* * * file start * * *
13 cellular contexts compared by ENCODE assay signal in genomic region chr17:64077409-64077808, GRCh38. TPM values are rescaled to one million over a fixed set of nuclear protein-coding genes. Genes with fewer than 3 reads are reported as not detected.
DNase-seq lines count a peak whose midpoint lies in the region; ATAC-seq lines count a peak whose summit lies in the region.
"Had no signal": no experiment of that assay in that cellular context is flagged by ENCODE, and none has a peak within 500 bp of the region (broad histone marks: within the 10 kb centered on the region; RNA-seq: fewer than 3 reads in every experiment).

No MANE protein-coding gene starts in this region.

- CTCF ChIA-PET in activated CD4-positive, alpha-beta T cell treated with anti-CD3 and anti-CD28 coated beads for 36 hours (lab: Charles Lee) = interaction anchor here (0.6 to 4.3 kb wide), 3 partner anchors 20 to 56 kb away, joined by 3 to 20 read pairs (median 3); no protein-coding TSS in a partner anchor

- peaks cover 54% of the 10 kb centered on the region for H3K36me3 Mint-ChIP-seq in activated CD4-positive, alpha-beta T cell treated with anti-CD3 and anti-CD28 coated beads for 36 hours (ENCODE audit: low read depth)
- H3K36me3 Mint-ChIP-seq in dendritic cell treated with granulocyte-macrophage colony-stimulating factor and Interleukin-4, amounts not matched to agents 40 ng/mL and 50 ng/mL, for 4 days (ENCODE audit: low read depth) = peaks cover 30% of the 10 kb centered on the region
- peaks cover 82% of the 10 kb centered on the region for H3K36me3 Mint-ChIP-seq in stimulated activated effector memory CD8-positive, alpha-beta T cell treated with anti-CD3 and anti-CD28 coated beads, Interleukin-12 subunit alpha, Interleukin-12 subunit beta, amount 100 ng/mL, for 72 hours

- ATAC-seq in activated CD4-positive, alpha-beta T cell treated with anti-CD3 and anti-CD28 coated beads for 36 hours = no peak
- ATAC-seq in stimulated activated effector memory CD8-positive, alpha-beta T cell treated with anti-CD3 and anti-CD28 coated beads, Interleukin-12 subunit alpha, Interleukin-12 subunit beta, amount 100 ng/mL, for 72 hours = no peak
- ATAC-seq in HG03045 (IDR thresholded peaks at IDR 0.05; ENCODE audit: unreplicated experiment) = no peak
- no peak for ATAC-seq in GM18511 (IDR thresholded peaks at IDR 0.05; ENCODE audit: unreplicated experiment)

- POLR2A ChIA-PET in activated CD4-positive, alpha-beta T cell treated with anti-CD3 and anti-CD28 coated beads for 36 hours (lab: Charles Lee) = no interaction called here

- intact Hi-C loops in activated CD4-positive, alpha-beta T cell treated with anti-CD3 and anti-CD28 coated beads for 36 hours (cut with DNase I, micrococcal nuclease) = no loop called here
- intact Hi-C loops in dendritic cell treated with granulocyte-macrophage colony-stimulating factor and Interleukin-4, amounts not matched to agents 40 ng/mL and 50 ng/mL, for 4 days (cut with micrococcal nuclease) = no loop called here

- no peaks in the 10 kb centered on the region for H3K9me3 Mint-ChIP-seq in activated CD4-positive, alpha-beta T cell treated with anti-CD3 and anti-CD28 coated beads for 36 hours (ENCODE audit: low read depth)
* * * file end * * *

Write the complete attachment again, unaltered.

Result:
13 cellular contexts compared by ENCODE assay signal in genomic region chr17:64077409-64077808, GRCh38. TPM values are rescaled to one million over a fixed set of nuclear protein-coding genes. Genes with fewer than 3 reads are reported as not detected.
DNase-seq lines count a peak whose midpoint lies in the region; ATAC-seq lines count a peak whose summit lies in the region.
"Had no signal": no experiment of that assay in that cellular context is flagged by ENCODE, and none has a peak within 500 bp of the region (broad histone marks: within the 10 kb centered on the region; RNA-seq: fewer than 3 reads in every experiment).

No MANE protein-coding gene starts in this region.

- CTCF ChIA-PET in activated CD4-positive, alpha-beta T cell treated with anti-CD3 and anti-CD28 coated beads for 36 hours (lab: Charles Lee) = interaction anchor here (0.6 to 4.3 kb wide), 3 partner anchors 20 to 56 kb away, joined by 3 to 20 read pairs (median 3); no protein-coding TSS in a partner anchor

- peaks cover 54% of the 10 kb centered on the region for H3K36me3 Mint-ChIP-seq in activated CD4-positive, alpha-beta T cell treated with anti-CD3 and anti-CD28 coated beads for 36 hours (ENCODE audit: low read depth)
- H3K36me3 Mint-ChIP-seq in dendritic cell treated with granulocyte-macrophage colony-stimulating factor and Interleukin-4, amounts not matched to agents 40 ng/mL and 50 ng/mL, for 4 days (ENCODE audit: low read depth) = peaks cover 30% of the 10 kb centered on the region
- peaks cover 82% of the 10 kb centered on the region for H3K36me3 Mint-ChIP-seq in stimulated activated effector memory CD8-positive, alpha-beta T cell treated with anti-CD3 and anti-CD28 coated beads, Interleukin-12 subunit alpha, Interleukin-12 subunit beta, amount 100 ng/mL, for 72 hours

- ATAC-seq in activated CD4-positive, alpha-beta T cell treated with anti-CD3 and anti-CD28 coated beads for 36 hours = no peak
- ATAC-seq in stimulated activated effector memory CD8-positive, alpha-beta T cell treated with anti-CD3 and anti-CD28 coated beads, Interleukin-12 subunit alpha, Interleukin-12 subunit beta, amount 100 ng/mL, for 72 hours = no peak
- ATAC-seq in HG03045 (IDR thresholded peaks at IDR 0.05; ENCODE audit: unreplicated experiment) = no peak
- no peak for ATAC-seq in GM18511 (IDR thresholded peaks at IDR 0.05; ENCODE audit: unreplicated experiment)

- POLR2A ChIA-PET in activated CD4-positive, alpha-beta T cell treated with anti-CD3 and anti-CD28 coated beads for 36 hours (lab: Charles Lee) = no interaction called here

- intact Hi-C loops in activated CD4-positive, alpha-beta T cell treated with anti-CD3 and anti-CD28 coated beads for 36 hours (cut with DNase I, micrococcal nuclease) = no loop called here
- intact Hi-C loops in dendritic cell treated with granulocyte-macrophage colony-stimulating factor and Interleukin-4, amounts not matched to agents 40 ng/mL and 50 ng/mL, for 4 days (cut with micrococcal nuclease) = no loop called here

- no peaks in the 10 kb centered on the region for H3K9me3 Mint-ChIP-seq in activated CD4-positive, alpha-beta T cell treated with anti-CD3 and anti-CD28 coated beads for 36 hours (ENCODE audit: low read depth)